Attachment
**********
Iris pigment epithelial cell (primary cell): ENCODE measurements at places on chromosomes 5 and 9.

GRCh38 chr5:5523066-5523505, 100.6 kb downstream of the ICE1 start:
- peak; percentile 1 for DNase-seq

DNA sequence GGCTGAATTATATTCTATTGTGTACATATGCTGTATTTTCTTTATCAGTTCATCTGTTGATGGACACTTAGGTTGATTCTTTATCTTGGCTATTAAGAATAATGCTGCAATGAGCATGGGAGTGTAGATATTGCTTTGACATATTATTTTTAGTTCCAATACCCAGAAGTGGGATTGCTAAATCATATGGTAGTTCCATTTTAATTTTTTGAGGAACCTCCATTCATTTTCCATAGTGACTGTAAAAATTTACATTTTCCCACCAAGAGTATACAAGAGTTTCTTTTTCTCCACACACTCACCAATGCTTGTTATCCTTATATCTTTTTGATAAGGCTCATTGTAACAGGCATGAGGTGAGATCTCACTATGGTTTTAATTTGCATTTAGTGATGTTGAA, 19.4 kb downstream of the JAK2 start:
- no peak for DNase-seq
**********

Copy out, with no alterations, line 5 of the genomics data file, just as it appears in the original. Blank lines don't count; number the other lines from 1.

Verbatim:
- no peak for DNase-seq